E-waste collected at our Drysdale and Geelong Resource Recovery Centres is processed right here in Victoria. 

What is e-waste?

The term e-waste covers unwanted electrical or electronic products which connect to a power plug or battery. Some types of e-waste, such as kettles and fridges, have been everyday items in our homes for decades, while others, like smart phones and wireless speakers, are relatively new. The digitisation of our society means e-waste is growing three times faster than any other waste stream.

In Victoria it is illegal to dispose of any type of e-waste in landfill. One of the main reasons behind this is it contains toxic metals such as mercury and lead. However, e-waste also contains widely used metals like copper and iron, as well as precious metals like gold, silver and platinum. Traditionally, these metals have been mined from ore in the ground, resulting in extensive environmental damage. Through recycling e-waste, in a process known as urban mining, metals in e-waste can be recovered, reducing the demand for traditional mining.

Did you know?
The precious metals mined from e-waste occur at much higher concentrations than occur naturally. For example, mining one tonne of recycled mobile phones can yield the equivalent amount of gold to mining 100 tonnes of gold ore from the Earth.

Geelong's e-waste

In the first three months of 2023, Geelong residents recycled 13,412 e-waste items, weighing a whopping 105 tonnes. That’s averaging around 150 items and 1 tonne per day being saved from landfill! This included:

  • 608 computers
  • 373 Vacuums
  • 1,478 flat screen televisions
  • 36 washing machines
  • 522 small kitchen appliances, such as toasters and kettles

Plus much more!

E-waste collected in Geelong is then transported to the south-eastern suburb of Dandenong, where one of Australia’s largest and most advanced e-waste processing facilities, Scipher, is located.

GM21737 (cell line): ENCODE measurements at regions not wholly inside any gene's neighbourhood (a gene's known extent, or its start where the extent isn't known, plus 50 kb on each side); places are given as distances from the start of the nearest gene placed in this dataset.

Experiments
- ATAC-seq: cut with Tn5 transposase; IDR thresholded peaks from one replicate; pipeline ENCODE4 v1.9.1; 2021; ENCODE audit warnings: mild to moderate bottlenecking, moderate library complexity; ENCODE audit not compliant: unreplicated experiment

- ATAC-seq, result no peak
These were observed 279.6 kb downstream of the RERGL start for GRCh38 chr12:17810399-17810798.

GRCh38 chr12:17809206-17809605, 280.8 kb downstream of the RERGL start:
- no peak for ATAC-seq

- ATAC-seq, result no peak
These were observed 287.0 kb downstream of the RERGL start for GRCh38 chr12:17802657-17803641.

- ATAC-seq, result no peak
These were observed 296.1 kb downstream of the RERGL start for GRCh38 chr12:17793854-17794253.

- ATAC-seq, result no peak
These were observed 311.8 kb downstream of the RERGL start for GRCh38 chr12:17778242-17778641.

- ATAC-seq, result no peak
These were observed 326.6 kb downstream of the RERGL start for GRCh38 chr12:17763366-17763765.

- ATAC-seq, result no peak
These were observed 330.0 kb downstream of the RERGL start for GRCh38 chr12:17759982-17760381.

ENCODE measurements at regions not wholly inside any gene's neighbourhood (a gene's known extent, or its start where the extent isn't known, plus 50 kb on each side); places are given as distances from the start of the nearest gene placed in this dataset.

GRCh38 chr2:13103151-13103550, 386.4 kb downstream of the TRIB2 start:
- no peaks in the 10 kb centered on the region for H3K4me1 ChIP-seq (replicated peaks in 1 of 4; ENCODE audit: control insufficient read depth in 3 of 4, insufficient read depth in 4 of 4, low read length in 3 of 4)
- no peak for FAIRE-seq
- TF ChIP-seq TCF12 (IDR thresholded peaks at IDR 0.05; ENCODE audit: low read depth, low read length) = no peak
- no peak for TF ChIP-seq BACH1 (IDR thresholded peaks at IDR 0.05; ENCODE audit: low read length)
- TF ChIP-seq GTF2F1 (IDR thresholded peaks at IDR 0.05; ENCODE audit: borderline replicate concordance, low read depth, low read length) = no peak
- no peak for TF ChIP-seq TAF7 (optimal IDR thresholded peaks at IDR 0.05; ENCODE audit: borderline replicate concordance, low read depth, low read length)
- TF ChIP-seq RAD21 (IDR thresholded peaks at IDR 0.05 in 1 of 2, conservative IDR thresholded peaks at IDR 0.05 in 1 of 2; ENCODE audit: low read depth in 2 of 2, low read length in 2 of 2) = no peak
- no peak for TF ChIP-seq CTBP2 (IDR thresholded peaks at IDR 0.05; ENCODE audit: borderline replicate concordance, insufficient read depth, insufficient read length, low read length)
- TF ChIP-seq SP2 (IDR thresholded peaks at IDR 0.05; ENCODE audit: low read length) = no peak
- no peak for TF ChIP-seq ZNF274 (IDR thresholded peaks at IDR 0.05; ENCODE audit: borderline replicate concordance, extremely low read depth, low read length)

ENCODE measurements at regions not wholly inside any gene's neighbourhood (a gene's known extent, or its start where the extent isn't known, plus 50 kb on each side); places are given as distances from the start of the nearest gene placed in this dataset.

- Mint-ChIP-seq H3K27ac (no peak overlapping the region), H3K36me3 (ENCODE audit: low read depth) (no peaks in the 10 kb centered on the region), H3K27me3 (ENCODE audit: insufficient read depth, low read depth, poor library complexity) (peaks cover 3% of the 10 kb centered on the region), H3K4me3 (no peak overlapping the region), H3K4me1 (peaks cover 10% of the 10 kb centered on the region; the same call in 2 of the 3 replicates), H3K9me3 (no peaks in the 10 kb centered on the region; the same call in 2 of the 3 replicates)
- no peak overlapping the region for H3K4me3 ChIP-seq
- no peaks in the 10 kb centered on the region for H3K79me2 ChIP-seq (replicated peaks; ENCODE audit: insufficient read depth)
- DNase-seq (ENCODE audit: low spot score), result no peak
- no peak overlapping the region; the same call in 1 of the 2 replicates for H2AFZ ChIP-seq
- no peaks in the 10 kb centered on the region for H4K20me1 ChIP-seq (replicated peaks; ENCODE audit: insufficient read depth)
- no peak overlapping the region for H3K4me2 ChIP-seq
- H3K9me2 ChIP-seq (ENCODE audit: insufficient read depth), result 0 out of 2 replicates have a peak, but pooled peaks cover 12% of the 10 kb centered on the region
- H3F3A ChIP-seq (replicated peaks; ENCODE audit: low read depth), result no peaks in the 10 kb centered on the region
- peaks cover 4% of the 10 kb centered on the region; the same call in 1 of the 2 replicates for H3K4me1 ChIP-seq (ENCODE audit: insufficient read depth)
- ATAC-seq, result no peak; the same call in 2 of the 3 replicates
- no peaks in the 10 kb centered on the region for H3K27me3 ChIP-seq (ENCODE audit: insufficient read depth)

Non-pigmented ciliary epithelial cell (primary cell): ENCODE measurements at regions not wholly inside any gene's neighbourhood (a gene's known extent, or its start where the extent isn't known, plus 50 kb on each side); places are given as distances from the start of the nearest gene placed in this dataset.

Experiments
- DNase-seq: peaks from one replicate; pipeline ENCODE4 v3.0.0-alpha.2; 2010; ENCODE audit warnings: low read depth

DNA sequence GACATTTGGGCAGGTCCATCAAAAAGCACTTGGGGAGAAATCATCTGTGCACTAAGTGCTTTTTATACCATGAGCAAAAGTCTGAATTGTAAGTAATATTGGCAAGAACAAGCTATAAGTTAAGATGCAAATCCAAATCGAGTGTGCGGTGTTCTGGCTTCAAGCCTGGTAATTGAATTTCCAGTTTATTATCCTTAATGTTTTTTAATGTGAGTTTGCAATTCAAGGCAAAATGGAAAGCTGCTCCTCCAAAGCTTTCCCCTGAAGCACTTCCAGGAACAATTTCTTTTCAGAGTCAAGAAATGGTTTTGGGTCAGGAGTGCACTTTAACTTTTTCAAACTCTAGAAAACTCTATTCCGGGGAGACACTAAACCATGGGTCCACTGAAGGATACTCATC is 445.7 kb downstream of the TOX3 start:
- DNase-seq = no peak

What happens to e-waste at Scipher?

E-waste is separated into its different components. This is a complex process, and requires a combination of skilled manual workers, processing lines, and new technologies.

To begin with, highly trained manual workers separate different components. One of the most important tasks they have is removing batteries. While often found inside e-waste, batteries are classified as hazardous waste and require a different recycling stream. 

Two processing lines are then used to shred and sort a large part of the e-waste. In the primary processing line the e-waste is shredded and a magnet used to separate ferrous metals. Large pieces such as motors and circuit boards are collected manually.

The remaining material is then fed into a secondary processing line, where it is shredded again to help separate any materials that are still stuck together. This is then separated further using a second magnet to collect any ferrous metals, and an eddy current to separate non-ferrous metals.

Next, materials pass through an optical sorter, which uses high-speed camera technology and compressed air to separate components such as circuit board.

Some elements require different treatment. Schipher is also the only e-waste recycling facility in Australia to operate BluBox, a closed recycling system which operates under negative pressure. This means it can be used to safely extract mercury vapour from items such as flat screen TVs.

Lastly, separated elements are transported to re-enter supply chains both local and overseas.

How can I recycle my e-waste in Geelong?

Your e-waste can be dropped off for free at:

If you can, remove batteries first and place in a dedicated battery recycling stream. 

Small e-waste items can be dropped off for free at the Wurriki Nyal Civic Precinct recycling station

Don't forget, hard waste can be e-waste! If your e-waste is too big to transport, such as an old-style television, you can book a free hard waste collection

Page last updated: Thursday, 12 October 2023